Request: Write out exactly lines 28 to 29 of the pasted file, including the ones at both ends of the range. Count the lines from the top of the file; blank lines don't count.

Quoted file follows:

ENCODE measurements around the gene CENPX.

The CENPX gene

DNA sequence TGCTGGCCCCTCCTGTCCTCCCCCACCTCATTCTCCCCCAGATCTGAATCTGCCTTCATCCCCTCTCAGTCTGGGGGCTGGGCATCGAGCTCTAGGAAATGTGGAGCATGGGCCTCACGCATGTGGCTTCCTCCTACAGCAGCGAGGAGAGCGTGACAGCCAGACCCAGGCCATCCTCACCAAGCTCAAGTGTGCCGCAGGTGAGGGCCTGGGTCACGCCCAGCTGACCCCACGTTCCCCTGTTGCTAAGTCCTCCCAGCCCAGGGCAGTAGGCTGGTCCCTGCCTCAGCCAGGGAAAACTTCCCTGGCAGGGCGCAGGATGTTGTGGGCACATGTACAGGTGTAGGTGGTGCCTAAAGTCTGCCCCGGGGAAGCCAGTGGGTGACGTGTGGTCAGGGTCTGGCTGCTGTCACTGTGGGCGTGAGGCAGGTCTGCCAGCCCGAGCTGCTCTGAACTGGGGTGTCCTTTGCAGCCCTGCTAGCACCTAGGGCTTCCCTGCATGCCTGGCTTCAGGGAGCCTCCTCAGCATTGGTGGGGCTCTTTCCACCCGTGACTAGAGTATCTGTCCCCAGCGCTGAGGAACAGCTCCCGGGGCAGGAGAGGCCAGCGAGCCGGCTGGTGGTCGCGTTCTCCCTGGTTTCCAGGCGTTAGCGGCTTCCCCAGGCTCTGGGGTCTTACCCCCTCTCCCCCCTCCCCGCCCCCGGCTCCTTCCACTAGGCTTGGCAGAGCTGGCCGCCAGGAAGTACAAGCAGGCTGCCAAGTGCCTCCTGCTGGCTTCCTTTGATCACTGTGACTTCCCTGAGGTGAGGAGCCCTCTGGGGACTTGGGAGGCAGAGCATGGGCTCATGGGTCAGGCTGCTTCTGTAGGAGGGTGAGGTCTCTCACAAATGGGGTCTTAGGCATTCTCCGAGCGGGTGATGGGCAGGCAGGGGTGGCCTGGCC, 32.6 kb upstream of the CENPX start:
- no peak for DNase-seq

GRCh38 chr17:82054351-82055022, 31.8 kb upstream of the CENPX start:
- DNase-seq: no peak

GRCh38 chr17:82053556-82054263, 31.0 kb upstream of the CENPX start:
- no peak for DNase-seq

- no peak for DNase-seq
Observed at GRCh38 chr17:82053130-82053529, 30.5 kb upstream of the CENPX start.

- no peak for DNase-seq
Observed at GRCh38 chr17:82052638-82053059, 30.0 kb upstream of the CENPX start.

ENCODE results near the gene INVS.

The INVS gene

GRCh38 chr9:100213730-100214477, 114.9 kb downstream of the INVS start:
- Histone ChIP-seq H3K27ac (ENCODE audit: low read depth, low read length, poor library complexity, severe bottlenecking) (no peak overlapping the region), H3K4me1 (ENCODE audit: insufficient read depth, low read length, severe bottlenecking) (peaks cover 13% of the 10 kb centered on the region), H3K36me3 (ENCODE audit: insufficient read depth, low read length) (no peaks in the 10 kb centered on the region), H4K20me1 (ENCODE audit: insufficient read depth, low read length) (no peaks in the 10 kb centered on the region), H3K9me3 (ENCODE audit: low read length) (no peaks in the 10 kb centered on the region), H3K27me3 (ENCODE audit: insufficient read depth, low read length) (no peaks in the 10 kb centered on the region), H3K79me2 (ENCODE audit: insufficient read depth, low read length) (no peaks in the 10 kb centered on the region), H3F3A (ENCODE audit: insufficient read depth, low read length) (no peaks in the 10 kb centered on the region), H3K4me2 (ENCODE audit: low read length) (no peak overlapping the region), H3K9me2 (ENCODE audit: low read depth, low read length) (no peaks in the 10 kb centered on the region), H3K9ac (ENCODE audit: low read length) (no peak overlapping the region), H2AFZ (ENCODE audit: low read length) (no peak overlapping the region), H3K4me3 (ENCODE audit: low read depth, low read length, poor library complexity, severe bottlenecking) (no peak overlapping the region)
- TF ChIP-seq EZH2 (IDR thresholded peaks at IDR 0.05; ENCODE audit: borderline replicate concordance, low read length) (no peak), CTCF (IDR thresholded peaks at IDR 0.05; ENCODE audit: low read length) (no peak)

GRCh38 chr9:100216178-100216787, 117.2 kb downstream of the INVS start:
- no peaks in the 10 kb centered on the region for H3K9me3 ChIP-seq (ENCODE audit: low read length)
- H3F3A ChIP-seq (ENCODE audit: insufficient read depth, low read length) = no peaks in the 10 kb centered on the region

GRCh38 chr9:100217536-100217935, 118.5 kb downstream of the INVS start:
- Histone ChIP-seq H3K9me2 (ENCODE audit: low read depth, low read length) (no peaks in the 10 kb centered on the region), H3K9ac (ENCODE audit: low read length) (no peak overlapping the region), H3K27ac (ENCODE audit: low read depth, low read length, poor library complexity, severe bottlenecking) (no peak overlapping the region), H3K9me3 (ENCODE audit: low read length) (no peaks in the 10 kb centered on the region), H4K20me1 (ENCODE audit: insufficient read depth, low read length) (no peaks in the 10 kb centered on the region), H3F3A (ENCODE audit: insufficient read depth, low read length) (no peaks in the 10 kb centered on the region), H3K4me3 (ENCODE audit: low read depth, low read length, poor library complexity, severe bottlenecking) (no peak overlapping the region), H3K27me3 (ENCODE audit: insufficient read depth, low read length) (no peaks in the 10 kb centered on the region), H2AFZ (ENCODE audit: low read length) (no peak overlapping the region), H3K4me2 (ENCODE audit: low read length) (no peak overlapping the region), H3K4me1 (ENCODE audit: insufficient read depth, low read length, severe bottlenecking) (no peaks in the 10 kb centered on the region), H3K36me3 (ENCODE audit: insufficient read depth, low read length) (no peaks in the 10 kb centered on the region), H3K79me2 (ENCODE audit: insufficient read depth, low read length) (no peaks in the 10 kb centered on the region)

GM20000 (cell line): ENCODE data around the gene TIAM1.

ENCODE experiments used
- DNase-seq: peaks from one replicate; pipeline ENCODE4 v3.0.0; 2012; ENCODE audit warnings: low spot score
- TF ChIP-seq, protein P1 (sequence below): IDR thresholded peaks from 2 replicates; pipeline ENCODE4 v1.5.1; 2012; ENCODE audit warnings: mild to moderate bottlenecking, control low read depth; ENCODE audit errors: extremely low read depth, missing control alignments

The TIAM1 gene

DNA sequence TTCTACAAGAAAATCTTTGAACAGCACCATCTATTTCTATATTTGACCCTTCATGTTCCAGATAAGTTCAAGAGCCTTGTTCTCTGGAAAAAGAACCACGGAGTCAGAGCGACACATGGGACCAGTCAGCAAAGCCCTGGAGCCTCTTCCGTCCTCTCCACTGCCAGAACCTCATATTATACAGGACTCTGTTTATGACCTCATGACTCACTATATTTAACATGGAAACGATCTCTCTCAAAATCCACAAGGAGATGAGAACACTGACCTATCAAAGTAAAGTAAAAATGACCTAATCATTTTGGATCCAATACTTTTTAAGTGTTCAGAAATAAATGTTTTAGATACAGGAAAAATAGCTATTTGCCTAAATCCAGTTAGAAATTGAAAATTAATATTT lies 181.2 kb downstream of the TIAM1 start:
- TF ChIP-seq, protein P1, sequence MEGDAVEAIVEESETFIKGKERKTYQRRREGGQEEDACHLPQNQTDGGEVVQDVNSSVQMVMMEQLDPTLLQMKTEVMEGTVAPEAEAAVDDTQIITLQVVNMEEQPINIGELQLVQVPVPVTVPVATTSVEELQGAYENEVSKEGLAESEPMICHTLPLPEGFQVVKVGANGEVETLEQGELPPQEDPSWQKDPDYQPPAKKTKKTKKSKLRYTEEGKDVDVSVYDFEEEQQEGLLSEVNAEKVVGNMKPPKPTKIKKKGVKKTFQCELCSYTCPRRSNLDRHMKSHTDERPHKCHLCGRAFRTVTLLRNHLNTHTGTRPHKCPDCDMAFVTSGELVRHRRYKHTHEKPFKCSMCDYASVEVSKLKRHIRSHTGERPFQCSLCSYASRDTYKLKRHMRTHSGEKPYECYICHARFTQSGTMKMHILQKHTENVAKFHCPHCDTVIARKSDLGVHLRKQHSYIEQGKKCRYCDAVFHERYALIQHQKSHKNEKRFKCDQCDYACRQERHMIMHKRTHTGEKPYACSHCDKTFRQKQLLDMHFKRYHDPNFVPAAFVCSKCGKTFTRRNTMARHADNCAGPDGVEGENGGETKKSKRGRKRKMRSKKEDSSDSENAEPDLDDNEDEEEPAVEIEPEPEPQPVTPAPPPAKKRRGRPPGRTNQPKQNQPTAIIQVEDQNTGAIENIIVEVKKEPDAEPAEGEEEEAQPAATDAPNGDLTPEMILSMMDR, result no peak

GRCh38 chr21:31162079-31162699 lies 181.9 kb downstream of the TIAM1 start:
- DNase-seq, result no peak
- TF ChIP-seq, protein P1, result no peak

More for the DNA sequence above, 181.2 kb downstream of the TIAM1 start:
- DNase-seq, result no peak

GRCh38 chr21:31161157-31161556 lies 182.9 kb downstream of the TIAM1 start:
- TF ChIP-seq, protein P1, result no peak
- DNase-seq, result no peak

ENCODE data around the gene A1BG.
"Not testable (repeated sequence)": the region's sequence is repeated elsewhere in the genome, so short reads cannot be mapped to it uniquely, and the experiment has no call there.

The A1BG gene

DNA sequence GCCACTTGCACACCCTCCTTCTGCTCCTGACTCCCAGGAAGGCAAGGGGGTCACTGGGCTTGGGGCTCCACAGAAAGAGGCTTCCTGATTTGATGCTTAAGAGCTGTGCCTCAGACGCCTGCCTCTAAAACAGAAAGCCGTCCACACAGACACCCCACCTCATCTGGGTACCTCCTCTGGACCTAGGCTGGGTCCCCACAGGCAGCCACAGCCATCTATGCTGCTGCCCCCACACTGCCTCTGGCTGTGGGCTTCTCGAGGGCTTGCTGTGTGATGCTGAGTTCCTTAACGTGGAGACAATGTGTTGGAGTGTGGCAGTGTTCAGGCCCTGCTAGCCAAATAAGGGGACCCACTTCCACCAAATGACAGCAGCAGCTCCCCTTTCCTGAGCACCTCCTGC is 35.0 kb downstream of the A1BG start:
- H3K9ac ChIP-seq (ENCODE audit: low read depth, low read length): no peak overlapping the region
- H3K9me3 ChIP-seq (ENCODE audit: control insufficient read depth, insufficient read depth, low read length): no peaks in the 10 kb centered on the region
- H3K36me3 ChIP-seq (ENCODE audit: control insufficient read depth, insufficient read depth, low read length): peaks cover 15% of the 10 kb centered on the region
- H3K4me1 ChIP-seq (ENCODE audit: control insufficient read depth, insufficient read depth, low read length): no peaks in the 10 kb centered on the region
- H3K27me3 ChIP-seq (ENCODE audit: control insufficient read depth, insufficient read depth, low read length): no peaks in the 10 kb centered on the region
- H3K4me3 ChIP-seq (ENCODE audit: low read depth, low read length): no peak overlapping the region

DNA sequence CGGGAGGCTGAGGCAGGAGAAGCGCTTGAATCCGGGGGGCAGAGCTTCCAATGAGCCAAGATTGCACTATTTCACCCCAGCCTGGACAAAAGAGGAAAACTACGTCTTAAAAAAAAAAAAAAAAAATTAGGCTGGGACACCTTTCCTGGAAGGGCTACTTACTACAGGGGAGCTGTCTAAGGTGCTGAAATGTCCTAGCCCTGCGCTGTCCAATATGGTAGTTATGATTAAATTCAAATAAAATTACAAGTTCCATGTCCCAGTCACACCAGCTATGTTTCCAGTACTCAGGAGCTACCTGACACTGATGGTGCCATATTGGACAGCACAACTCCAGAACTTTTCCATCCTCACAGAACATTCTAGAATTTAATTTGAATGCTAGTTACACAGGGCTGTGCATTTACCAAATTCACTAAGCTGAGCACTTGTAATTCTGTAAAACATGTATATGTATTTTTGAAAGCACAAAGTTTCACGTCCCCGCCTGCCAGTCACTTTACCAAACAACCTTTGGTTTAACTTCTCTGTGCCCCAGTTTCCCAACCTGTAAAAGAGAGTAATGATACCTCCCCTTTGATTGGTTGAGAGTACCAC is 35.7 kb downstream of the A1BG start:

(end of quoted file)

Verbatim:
DNA sequence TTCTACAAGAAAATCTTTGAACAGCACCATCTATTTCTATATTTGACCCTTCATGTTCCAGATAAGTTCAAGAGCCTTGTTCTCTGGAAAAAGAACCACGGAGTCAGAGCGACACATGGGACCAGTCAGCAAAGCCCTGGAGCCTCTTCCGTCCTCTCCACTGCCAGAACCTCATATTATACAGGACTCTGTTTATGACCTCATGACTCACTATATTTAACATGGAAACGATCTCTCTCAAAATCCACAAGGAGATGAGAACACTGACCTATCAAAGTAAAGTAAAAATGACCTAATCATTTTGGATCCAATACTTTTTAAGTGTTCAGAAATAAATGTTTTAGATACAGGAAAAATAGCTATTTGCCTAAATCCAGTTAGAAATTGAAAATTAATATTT lies 181.2 kb downstream of the TIAM1 start:
- TF ChIP-seq, protein P1, sequence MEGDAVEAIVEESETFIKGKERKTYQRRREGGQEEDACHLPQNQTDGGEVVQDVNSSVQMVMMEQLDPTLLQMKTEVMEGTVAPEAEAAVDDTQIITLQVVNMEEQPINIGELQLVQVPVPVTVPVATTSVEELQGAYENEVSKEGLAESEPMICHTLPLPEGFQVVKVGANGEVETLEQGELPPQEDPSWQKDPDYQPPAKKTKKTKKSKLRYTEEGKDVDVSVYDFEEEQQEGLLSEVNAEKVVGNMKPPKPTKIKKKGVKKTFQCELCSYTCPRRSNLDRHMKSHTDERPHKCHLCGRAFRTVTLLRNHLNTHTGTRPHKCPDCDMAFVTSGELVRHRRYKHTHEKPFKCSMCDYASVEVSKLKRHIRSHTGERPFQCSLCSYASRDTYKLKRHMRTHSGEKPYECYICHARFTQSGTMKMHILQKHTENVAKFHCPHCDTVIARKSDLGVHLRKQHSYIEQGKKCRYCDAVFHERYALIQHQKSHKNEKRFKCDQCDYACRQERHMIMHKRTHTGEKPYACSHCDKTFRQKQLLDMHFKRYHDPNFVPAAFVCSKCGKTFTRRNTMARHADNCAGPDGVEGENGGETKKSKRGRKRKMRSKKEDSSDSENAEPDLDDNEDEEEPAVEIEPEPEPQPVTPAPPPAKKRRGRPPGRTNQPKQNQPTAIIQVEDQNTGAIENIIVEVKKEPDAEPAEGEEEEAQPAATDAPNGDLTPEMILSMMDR, result no peak